- Read “Ken Perez: U.S. demographic realities and the productivity mandate for healthcare,” published May 26, 2022.
2. Fair, equitable and transparent coverage and payment of digital medicine services remains a challenge
Both physicians and consumers find it difficult to traverse the digital medicine landscape due to “a lack of alignment across commercial, Medicare and Medicaid plans regarding coverage of digital medicine CPT codes,” according to research published Sept. 18 by The American Medical Association (AMA).
The authors wrote: “Achieving fair, equitable and transparent coverage and payment of digital medicine services remains a challenge. These issues ultimately affect the widespread adoption and accessibility of digital medicine services for both patients and physicians.”
Additional key themes from “a detailed comparison of digital medicine code coverage across 16 commercial payers” include:
- Inconsistent adoption of new digital medicine CPT codes within the commercial market
- Highly variable levels of transparency regarding coverage of digital medicine services across commercial health plans
- Varying processes and timelines for adopting new CPT codes across health plans
- Limited widespread utilization of most new digital health CPT codes
“The primary goal of this research is to provide a comprehensive understanding of the coverage landscape for digital medicine codes by commercial payers, shedding light on which services are funded and identifying untapped opportunities to bolster digitally enabled care,” the authors wrote.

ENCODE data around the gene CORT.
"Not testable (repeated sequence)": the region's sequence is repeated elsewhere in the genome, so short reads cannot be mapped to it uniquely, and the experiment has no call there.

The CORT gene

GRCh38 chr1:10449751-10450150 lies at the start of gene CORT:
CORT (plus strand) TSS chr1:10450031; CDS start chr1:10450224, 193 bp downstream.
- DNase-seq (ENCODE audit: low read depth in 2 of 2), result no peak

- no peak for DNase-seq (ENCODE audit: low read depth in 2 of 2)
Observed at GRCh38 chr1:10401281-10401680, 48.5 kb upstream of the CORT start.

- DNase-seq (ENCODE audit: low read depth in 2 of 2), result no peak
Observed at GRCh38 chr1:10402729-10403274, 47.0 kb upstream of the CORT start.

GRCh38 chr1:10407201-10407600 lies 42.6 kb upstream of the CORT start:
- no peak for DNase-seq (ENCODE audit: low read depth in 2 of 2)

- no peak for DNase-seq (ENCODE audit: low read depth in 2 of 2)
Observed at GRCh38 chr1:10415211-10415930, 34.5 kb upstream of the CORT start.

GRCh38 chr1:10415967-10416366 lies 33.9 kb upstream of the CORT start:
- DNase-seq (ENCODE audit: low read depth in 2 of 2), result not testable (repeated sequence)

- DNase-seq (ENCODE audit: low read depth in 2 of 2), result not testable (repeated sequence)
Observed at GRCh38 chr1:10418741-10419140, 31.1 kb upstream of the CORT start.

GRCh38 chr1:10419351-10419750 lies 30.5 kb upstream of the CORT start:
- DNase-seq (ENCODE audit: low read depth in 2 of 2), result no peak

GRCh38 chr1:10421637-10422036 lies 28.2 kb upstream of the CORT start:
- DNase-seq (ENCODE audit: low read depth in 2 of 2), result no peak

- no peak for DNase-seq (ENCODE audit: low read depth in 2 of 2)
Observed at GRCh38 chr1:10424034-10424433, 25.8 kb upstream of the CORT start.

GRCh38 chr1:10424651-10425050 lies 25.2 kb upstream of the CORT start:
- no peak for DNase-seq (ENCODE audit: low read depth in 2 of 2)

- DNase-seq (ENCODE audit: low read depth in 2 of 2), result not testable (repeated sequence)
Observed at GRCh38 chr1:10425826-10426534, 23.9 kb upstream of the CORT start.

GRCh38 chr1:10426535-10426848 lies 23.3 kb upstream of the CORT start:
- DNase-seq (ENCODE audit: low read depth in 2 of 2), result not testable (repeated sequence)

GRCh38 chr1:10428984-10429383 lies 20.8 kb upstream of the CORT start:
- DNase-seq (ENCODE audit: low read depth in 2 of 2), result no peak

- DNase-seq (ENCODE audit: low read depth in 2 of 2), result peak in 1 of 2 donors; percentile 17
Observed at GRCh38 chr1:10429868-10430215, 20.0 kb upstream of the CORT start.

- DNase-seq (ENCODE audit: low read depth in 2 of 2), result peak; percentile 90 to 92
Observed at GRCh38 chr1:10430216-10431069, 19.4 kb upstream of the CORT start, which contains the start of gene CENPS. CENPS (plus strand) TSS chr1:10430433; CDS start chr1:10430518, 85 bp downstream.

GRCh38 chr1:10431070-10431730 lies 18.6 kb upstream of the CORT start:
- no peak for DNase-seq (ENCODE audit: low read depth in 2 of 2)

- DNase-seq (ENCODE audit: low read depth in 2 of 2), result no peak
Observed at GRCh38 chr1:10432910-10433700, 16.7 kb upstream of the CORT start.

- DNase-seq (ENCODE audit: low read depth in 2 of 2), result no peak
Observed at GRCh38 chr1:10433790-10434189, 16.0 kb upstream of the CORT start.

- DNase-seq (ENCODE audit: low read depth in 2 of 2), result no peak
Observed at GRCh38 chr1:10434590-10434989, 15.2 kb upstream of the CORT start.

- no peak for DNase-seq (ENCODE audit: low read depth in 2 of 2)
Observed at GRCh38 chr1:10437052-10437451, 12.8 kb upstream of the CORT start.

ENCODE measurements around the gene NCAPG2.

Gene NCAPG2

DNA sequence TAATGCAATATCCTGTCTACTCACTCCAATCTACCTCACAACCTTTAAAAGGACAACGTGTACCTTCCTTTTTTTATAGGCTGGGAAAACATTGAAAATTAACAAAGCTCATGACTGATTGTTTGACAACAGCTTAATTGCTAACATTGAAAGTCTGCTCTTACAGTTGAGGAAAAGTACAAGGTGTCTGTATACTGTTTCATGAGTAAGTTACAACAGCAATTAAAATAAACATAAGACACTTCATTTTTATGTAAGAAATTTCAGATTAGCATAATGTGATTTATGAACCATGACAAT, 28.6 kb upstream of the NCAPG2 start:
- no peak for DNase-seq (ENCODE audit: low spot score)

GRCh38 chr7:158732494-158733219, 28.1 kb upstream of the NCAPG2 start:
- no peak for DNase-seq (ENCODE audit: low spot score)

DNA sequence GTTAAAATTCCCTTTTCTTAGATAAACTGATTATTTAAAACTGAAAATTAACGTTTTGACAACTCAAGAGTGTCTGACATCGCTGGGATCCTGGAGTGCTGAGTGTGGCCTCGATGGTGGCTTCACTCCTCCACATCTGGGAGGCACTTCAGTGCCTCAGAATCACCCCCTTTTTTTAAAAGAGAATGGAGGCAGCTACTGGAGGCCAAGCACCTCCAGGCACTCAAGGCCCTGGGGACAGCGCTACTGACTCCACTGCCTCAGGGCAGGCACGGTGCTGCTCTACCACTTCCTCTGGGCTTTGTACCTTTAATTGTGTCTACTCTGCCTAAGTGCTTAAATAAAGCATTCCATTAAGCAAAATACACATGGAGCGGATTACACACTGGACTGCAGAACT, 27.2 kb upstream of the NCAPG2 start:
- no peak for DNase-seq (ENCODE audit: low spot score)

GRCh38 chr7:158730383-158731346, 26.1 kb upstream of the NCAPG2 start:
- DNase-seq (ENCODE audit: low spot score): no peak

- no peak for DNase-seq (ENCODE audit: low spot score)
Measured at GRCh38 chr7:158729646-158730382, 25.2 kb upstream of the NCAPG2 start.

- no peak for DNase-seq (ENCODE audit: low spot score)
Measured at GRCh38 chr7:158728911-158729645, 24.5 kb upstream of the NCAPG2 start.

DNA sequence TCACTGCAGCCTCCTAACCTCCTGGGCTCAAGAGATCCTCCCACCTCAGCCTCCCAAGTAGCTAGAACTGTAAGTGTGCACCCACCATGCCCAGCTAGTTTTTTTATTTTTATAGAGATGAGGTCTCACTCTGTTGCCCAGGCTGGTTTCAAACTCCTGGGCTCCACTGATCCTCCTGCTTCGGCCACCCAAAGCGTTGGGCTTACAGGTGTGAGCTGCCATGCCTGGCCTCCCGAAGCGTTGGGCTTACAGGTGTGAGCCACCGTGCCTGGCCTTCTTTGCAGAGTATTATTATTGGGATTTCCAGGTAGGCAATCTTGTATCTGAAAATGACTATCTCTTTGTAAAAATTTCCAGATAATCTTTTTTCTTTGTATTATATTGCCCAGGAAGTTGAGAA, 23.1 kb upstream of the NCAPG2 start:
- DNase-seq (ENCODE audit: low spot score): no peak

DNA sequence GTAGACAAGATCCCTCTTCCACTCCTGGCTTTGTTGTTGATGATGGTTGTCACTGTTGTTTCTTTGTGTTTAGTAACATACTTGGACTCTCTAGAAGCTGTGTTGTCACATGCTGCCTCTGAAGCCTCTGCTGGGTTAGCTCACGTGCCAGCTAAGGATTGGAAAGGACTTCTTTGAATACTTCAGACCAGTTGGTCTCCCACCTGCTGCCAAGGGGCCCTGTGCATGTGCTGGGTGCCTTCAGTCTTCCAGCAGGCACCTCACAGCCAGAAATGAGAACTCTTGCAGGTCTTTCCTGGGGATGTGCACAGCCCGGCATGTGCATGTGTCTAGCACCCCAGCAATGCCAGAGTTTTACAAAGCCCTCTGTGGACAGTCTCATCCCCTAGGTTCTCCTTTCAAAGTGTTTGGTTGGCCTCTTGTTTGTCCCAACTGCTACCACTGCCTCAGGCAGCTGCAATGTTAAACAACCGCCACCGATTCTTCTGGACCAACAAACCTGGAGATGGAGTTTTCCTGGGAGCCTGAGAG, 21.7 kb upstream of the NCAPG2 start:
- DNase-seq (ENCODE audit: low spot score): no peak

JAMA study shows digital coaching sessions peak time
Additionally, a JAMA Network Open study, published Sept. 13, noted digital “coaching sessions peaked in the evenings” for a digital “platform called Lark that offers chronic disease prevention and management programs covered by members’ insurance,” with 35.2% of sessions occurring during business hours and 64.8% after hours.
The authors also noted the following findings:
The business/after-hours split differed by age, with adults aged 50 to 64 engaged the most after hours (65.4% of sessions), while adults aged 18 to 34 engaged to a lesser extent (62.1% of sessions).
- The business/after-hours split did not differ by sex
- Mean (SE) session duration was 4.78 minutes, differing somewhat by age and sex
3. 167 U.S. health systems receive a WebMD Choice Award
“The WebMD Patient Choice Awards and Medscape Provider Choice Awards are granted to health systems within the top 30% of patient or provider preferences in a local market, respectively,” the release states. “Health systems that rank in the top 30% of both patient and provider preferences and receive twice the percentage points of their next ranking competitor, are honored with the WebMD Elite Choice Award.”
Twenty-six health systems earned the elite designation.
This annual program ranks health systems in five specialties (cardiology, gastroenterology, neurology, oncology and orthopedics) and 44 treatments/procedures across 28 markets and 112 subregions.
“The Choice Awards are unique in our industry and are the only ones to provide the much-needed perspectives of both patients and providers,” said John Whyte, MD, chief medical officer of WebMD, in the release.
HFMA bonus content
Check out HFMA’s Cost Effectiveness of Health Report, September 2023, curated by Eric C. Reese, PhD, writer and editor.
Read “CMS pressures states to restore Medicaid coverage for some beneficiaries who have been disenrolled” by Nick Hut, senior editor, published Sept. 25.